Synopses & Reviews
A groundbreaking major bestseller in Italy, Gomorrah
is Roberto Saviano's gripping nonfiction account of the decline of Naples under the rule of the Camorra, an organized crime network with a large international reach and stakes in construction, high fashion, illicit drugs, and toxic-waste disposal. Known by insiders as "the System," the Camorra affects cities and villages along the Neapolitan coast and is the deciding factor in why Campania, for instance, has the highest murder rate in all of Europe and why cancer levels there have skyrocketed in recent years.
Saviano tells of huge cargoes of Chinese goods that are shipped to Naples and then quickly distributed unchecked across Europe. He investigates the Camorra's control of thousands of Chinese factories contracted to manufacture fashion goods, legally and illegally, for distribution around the world, and relates the chilling details of how the abusive handling of toxic waste is causing devastating pollution not only for Naples but also China and Somalia. In pursuit of his subject, Saviano worked as an assistant at a Chinese textile manufacturer, as a waiter at a Camorra wedding, and on a construction site. A native of the region, he recalls seeing his first murder at the age of fourteen and how his own father, a doctor, suffered a brutal beating for trying to aid an eighteen-year-old victim who had been left for dead in the street.
Gomorrah is a bold and important work of investigative writing that holds global significance, one heroic young man's impassioned story of a place under the rule of a murderous organization.
"Saviano's landmark exposé of the demoralizing effects of organized crime in his homebase of Naples, Italy, is an incredible tale that loses its power in this long-winded reading by veteran Kramer. Droning on in a matter-of-fact tone, Kramer loses the author's personal approach and fails to bring life to the touching memoir. Uninspired and indifferent, Kramer often sounds tired, struggling to keep himself interested, much less the listener. With slurred, often muffled narration, Kramer makes no attempt to engage his audience, a shame considering the rather fervent account that Saviano manages to recreate given his relationship with a deadly organized crime outfit and extensive research into the topic. Listening to Kramer over nine discs becomes a monotonous task rather than the entrancing experience that it should be. An utterly disappointing reading that fails to capture the gusto of Saviano's work. Simultaneous release with the FSG hardcover (Reviews, Aug. 13)." Publishers Weekly (Copyright Reed Business Information, Inc.)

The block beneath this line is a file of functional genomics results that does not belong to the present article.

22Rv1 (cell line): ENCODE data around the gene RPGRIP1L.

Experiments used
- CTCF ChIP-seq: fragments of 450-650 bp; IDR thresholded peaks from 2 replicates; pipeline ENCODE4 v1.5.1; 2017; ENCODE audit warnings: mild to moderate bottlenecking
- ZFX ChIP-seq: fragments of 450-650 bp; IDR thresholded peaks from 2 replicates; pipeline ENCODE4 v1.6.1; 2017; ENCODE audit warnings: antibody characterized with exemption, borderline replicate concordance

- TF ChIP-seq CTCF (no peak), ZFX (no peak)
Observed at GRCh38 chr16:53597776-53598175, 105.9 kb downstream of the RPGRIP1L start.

"A perfectly realized, morally compelling journey through the brutal world of contemporary Italian mob life.... A stunning achievement, this is a must-read." ---Publishers Weekly Starred Review
"The emotional truth of Saviano's account is unassailable. I could not get this brave book out of my head." ---The New York Times
A groundbreaking major bestseller in Italy, Gomorrah is Roberto Saviano's gripping nonfiction account of the decline of Naples under the rule of the Camorra, an organized crime network with a large international reach and stakes in construction, high fashion, illicit drugs, and toxic-waste disposal.
About the Author
Roberto Saviano was born in Naples and studied philosophy at the University of Naples. Gomorrah, his first book, won the 2006 Viareggio Literary Prize. Audiobook veteran and AudioFile Earphones Award winner Michael Kramer has recorded more than two hundred audiobooks for trade publishers and many more for the Library of Congress Talking Books program. His audiobooks include North and South by John Jakes, and a number of other Jakes titles; capers and mysteries by Donald E. Westlake (a.k.a. Richard Stark), including Money for Nothing; and Robert Jordan's fantasy-adventure fiction. In addition, Michael received Audie Award nominations for The Gathering Storm by Robert Jordan and Brandon Sanderson and Dead Aim by Thomas Perry, and a Publishers Weekly Listen-Up Award for Savages by Don Winslow.